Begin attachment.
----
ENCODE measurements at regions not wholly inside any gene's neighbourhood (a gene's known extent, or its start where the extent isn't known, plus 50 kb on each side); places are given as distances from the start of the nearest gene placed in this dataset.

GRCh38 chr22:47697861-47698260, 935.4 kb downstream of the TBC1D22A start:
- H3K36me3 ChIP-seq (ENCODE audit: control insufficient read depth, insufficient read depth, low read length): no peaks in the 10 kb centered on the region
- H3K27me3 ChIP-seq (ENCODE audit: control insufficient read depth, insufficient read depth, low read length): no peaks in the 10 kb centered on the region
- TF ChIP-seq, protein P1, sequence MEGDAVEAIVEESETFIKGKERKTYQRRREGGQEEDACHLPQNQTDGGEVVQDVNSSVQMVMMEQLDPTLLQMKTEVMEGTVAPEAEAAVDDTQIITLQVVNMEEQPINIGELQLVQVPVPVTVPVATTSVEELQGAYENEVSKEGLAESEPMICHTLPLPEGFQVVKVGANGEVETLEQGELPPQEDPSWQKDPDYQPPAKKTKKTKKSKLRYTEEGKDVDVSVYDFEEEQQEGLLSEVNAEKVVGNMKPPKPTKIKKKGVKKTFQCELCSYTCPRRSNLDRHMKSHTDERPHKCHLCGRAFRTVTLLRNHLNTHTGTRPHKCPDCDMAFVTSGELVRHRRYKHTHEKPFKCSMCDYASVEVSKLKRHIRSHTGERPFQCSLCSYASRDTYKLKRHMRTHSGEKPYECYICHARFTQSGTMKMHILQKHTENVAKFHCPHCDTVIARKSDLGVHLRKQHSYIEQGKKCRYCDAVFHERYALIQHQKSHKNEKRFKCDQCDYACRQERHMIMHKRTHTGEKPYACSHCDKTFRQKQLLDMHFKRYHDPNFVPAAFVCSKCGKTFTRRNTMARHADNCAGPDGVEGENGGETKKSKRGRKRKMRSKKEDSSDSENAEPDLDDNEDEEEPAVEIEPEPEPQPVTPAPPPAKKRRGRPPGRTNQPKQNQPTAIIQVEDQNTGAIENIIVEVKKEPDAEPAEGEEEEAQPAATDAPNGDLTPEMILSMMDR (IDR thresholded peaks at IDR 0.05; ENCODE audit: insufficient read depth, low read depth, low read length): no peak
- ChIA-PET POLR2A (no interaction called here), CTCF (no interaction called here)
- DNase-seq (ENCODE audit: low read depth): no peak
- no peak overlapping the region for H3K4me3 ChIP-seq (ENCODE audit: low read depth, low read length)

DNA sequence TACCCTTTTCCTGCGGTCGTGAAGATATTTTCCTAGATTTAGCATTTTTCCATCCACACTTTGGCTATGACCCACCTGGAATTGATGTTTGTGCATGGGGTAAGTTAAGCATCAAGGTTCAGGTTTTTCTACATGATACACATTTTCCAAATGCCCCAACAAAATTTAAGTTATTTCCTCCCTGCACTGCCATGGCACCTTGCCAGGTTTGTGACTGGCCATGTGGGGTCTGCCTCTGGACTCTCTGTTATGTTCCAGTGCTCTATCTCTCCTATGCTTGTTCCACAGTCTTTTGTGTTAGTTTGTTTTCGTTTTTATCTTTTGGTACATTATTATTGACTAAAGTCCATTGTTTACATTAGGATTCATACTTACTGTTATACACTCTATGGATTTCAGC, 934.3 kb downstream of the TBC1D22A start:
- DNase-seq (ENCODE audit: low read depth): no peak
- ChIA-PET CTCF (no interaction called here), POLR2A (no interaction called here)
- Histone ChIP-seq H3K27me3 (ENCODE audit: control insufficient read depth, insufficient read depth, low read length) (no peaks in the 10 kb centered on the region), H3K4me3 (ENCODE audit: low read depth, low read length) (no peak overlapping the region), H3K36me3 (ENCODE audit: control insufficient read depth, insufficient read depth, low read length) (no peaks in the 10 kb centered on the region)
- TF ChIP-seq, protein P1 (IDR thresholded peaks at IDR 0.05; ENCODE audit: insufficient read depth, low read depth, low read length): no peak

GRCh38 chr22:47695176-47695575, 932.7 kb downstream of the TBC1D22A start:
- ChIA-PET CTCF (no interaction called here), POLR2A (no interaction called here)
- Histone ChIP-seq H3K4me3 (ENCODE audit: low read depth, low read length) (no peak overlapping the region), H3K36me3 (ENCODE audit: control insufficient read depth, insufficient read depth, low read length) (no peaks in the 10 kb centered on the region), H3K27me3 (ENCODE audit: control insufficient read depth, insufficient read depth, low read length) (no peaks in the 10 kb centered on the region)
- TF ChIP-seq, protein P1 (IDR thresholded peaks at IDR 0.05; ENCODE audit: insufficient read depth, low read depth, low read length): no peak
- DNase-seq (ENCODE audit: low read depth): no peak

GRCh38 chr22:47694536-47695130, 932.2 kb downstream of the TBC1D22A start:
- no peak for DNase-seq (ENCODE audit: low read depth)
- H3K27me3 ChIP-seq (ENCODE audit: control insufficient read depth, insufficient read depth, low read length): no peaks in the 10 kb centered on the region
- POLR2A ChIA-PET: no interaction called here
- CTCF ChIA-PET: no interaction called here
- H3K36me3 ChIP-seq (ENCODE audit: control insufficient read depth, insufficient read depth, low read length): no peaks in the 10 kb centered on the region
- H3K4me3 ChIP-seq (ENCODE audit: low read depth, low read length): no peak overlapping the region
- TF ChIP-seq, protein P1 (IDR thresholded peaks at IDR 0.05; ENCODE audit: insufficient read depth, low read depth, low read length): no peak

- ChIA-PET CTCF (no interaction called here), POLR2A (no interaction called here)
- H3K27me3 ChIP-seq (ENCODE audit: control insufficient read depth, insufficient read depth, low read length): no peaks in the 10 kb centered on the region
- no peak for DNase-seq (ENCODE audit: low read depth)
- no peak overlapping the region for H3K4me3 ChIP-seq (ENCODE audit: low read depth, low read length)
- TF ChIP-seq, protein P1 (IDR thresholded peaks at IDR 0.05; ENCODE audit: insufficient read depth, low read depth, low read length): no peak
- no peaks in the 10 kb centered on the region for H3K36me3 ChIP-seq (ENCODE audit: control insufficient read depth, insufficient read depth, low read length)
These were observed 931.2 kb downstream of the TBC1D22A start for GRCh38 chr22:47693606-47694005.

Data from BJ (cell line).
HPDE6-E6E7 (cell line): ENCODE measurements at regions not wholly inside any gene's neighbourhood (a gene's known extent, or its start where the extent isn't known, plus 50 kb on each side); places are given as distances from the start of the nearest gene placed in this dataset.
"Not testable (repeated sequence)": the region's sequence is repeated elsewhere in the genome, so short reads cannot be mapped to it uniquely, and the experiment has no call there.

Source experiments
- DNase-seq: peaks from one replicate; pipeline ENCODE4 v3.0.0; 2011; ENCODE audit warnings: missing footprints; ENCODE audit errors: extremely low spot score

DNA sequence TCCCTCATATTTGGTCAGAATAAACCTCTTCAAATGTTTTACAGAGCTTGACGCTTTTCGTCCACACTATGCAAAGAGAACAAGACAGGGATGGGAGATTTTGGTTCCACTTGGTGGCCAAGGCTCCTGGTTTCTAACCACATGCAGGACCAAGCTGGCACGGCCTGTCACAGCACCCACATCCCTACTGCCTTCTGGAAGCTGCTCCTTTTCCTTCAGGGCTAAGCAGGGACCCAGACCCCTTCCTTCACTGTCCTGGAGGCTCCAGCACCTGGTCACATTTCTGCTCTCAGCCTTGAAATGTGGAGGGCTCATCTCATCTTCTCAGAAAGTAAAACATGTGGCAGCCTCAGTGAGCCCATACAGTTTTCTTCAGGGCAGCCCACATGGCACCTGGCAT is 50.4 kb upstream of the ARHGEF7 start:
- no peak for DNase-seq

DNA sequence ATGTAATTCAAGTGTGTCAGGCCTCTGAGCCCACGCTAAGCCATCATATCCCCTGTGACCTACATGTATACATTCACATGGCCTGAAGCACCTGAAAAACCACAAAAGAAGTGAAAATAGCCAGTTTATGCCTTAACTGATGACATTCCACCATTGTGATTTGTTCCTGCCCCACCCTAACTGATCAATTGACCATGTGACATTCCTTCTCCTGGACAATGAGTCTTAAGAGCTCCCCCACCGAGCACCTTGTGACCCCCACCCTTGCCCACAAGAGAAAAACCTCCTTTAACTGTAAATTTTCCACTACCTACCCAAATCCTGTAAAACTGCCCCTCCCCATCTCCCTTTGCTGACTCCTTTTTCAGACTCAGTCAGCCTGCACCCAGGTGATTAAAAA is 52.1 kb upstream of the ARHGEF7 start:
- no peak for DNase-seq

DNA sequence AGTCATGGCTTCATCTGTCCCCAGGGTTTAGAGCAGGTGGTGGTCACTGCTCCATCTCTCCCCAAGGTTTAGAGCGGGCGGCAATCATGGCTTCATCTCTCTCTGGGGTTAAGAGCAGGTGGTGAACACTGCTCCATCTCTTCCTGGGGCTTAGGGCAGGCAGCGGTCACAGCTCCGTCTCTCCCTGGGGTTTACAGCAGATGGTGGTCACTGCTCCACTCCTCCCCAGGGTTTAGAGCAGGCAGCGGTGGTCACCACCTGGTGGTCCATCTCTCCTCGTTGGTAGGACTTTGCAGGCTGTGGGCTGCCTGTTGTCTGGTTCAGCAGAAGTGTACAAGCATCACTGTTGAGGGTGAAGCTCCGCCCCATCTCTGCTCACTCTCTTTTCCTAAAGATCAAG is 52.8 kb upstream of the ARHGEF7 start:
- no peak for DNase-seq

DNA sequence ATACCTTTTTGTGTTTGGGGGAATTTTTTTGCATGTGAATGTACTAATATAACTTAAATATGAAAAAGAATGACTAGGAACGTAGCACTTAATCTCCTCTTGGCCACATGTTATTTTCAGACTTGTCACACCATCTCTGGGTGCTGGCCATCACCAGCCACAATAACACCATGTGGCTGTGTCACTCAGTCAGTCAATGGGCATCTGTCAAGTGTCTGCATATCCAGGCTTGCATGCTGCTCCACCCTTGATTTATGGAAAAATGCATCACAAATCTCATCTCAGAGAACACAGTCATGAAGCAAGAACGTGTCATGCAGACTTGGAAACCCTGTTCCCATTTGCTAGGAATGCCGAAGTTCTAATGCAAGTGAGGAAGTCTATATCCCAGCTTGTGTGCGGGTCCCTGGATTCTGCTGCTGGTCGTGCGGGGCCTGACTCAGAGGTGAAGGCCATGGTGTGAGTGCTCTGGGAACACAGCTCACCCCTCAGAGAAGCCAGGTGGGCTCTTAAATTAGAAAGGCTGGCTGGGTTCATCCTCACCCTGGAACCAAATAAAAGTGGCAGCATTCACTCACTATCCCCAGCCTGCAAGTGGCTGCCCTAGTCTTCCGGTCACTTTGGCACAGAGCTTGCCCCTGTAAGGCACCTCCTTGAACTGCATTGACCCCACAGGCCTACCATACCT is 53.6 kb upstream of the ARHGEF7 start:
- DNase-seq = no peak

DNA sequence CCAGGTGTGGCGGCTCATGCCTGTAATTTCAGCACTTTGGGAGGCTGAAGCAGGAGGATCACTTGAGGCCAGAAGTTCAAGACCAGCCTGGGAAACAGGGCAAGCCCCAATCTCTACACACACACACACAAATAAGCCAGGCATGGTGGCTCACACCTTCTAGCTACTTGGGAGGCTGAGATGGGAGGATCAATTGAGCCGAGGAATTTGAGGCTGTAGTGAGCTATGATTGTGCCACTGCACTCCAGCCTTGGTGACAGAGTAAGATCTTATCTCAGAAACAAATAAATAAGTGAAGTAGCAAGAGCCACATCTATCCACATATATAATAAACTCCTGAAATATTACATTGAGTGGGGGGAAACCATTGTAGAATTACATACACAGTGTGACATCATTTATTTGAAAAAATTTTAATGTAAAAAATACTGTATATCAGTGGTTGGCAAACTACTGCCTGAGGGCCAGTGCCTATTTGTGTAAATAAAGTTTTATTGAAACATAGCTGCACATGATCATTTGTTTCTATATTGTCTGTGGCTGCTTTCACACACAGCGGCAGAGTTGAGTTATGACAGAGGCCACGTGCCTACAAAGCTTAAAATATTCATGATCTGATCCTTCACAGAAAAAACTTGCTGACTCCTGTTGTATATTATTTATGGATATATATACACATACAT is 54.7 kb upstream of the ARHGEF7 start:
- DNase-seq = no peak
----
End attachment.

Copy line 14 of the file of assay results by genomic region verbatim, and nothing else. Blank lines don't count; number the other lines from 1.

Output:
GRCh38 chr22:47695176-47695575, 932.7 kb downstream of the TBC1D22A start: